07/07/2013 06:24 pm ET Updated Sep 06, 2013

Why Fireworks Make Me Cry

I was at the hospital Thursday night, celebrating the 4th of July in my own way. I was not injured, I work there, so my behavior did not arouse any attention. Most people I know, and especially my two sons, love fireworks so I try to disappear on July 4th. I have been doing this since I started crying uncontrollably in front of a former girlfriend and her family a few years ago. We were at a Rockies game in Denver on the 2nd of July. I did not know there would be fireworks after the game. Everyone was staying to watch them and so I just sat there while they started to explode. I started to cry; then I began to choke back sobs. I was able to stop myself after a few minutes, right before the grand finale.

I'm writing about this a day after the 4th because I did not want to ruin anyone's fireworks experience last night. I love celebrating America's birthday and I still think that fireworks are spectacular displays of beauty, just as all explosions are beautiful from a distance.

I used to love fireworks. I used to get to the park early to position my blanket so I could lay on my back directly under their crackling arcs of fire. I even braved freezing temperatures one year to see the fireworks at Penns Landing in Philadelphia for New Years in 2001. That was before I joined the Army and went to Iraq. Since I've been back from Iraq, I avoid them, mainly because they make me cry. When I see them I feel vulnerable and weak. I look around at everyone else's expressions of awe and joy, and I think I must be crazy. In every explosion I see body parts flying through the air. The noises sound hostile and angry to me. I see arms and legs shattering the bodies of people I know in every red, white, and blue explosion. I don't try to hide from them, I just start to weep.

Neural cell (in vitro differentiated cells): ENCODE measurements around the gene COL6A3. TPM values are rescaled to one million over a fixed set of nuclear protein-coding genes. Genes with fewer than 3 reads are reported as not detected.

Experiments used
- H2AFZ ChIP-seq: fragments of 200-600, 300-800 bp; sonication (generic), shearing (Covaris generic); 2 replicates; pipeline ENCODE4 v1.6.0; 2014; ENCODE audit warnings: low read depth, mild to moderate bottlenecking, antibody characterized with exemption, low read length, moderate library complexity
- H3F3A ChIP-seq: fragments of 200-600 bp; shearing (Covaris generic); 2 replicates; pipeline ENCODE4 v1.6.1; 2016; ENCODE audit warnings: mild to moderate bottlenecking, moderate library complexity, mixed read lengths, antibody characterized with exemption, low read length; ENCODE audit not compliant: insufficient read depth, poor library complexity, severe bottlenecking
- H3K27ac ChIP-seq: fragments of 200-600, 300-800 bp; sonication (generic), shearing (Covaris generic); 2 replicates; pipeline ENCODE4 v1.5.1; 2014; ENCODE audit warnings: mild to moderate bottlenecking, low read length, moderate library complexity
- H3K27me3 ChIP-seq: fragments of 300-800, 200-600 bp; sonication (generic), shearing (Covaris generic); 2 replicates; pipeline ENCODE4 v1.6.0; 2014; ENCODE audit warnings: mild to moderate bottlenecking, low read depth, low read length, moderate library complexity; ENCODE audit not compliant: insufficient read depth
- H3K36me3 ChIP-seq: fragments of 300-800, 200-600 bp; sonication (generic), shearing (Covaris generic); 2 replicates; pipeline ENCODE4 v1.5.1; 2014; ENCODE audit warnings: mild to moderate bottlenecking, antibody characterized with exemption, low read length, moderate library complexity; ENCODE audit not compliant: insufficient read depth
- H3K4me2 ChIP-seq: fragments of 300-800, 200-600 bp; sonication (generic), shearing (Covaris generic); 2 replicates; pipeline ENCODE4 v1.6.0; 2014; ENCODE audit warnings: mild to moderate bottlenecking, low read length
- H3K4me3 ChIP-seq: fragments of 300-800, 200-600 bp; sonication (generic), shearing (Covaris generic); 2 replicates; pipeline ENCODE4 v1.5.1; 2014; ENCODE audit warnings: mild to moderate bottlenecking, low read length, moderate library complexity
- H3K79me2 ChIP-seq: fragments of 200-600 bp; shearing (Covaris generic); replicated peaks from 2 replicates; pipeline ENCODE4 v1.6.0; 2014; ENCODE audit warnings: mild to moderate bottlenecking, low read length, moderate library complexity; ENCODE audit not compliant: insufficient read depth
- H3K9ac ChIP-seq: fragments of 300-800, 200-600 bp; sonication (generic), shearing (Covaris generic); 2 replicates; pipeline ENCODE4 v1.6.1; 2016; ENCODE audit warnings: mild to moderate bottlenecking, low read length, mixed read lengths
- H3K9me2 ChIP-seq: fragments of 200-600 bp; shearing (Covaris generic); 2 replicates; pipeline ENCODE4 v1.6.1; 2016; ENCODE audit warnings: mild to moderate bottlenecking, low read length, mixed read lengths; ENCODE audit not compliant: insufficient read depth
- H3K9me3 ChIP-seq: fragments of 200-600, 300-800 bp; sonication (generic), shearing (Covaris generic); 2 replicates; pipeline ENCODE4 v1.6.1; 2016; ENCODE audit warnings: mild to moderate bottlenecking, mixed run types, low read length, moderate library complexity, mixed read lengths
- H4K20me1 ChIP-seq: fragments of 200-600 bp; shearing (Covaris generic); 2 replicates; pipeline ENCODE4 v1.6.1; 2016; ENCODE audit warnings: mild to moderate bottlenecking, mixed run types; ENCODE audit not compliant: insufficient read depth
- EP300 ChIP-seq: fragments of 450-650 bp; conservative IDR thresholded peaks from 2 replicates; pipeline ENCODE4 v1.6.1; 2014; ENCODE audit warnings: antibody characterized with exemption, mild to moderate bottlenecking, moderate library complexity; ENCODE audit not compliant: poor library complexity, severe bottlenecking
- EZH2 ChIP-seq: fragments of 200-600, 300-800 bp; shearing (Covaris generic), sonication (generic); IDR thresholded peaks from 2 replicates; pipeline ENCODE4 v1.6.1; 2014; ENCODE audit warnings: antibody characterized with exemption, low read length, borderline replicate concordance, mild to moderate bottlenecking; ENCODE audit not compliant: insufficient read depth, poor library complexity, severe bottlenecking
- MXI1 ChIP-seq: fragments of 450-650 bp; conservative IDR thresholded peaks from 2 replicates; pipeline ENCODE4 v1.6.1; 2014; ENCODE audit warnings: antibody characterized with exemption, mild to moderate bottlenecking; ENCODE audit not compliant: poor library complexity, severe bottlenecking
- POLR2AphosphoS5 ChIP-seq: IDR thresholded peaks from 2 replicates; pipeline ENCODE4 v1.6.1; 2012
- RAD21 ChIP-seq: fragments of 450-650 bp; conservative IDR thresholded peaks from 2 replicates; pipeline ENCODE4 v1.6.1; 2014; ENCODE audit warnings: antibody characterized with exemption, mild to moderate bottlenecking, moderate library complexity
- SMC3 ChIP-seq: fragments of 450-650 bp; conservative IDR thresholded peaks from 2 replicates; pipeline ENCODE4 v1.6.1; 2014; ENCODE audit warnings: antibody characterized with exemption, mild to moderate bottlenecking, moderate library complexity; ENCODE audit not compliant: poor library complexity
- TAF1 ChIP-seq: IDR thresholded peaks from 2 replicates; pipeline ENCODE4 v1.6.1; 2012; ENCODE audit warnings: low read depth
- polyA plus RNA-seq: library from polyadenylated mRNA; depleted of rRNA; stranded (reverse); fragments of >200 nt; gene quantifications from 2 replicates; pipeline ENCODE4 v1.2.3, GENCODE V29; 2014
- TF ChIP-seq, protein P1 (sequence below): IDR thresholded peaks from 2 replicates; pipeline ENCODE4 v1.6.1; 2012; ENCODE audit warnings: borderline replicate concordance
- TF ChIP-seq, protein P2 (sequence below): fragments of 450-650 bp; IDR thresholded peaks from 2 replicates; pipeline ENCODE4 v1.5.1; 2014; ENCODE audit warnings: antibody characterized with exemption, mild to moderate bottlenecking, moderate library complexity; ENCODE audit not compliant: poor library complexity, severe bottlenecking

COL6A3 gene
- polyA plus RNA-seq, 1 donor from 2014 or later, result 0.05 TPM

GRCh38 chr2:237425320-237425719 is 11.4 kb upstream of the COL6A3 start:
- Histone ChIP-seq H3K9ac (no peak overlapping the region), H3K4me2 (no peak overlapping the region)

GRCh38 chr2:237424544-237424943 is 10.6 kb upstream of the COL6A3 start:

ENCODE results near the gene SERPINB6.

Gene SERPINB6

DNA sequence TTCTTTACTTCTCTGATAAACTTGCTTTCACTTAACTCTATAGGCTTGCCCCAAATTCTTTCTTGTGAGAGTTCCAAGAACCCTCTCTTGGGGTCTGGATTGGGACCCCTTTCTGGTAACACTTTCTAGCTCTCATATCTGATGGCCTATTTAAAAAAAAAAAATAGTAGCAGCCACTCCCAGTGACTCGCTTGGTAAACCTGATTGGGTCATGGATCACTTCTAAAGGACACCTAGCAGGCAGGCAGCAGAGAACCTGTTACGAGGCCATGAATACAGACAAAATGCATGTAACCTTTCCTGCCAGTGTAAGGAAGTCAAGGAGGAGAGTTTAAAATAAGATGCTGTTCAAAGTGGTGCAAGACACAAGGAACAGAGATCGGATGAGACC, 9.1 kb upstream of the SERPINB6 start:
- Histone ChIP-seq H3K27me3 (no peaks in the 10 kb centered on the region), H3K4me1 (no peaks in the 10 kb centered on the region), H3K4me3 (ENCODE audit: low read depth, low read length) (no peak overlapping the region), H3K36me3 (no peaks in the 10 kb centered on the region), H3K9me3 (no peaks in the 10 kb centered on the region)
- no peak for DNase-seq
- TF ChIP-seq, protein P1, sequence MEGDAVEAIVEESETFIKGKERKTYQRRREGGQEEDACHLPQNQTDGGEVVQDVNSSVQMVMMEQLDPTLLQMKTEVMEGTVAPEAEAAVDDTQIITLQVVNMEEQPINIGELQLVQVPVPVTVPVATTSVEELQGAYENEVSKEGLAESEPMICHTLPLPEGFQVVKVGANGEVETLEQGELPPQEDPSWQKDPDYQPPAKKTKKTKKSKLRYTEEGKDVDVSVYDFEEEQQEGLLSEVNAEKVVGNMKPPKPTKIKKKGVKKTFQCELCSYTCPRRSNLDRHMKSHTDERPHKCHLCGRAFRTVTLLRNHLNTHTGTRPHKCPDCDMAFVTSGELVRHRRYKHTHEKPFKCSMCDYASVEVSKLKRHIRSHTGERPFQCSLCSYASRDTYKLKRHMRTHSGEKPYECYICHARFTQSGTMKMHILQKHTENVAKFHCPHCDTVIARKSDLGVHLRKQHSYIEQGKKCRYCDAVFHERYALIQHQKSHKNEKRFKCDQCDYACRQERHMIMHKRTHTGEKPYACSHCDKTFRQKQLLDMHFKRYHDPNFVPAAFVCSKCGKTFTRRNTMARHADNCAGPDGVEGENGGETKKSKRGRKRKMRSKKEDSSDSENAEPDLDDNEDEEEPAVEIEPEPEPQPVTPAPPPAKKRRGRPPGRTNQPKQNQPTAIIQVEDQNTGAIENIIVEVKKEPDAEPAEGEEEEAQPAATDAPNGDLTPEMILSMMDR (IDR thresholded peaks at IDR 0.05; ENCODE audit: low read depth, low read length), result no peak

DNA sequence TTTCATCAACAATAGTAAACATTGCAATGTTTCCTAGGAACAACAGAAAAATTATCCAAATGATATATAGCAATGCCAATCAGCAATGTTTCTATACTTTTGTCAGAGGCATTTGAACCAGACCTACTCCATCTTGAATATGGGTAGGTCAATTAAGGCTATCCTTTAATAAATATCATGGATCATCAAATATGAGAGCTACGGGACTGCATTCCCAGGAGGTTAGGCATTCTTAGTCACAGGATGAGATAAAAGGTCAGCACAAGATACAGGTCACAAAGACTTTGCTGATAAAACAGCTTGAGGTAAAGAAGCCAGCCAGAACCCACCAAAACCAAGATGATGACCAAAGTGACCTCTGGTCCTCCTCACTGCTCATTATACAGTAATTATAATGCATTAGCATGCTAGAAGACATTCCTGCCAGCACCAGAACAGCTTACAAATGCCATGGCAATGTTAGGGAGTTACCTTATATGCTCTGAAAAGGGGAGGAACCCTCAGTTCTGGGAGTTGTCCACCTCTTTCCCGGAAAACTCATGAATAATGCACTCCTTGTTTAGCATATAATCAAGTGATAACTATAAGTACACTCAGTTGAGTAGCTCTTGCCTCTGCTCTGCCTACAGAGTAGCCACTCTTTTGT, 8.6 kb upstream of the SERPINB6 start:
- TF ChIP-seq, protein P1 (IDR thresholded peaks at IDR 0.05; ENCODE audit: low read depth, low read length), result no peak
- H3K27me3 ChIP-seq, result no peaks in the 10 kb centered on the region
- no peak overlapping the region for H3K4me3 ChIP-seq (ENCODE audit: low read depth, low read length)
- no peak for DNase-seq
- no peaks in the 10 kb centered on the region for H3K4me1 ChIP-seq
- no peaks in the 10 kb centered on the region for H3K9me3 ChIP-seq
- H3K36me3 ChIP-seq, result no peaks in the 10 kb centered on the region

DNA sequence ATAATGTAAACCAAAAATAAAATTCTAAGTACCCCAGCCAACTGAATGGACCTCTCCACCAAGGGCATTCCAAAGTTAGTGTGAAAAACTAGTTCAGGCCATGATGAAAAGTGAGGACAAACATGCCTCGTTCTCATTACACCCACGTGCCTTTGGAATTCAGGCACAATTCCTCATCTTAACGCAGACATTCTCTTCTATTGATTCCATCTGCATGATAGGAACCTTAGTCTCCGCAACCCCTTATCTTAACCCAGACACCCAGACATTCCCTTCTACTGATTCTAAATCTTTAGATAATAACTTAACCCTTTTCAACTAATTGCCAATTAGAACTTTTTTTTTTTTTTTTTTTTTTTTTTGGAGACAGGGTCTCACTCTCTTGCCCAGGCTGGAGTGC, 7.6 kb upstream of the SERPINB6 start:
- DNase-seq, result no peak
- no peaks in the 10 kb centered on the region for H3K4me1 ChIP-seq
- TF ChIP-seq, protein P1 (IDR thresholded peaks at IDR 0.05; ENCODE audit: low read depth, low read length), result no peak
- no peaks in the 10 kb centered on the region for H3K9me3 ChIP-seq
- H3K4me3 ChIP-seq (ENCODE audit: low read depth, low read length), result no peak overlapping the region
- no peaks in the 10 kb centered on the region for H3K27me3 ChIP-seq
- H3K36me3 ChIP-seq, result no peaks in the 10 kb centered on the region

Today, I'm a little sad I missed the picnics and the celebrations, but I'm more relieved I was able to hide for another year, even if I had to stay in the hospital all night.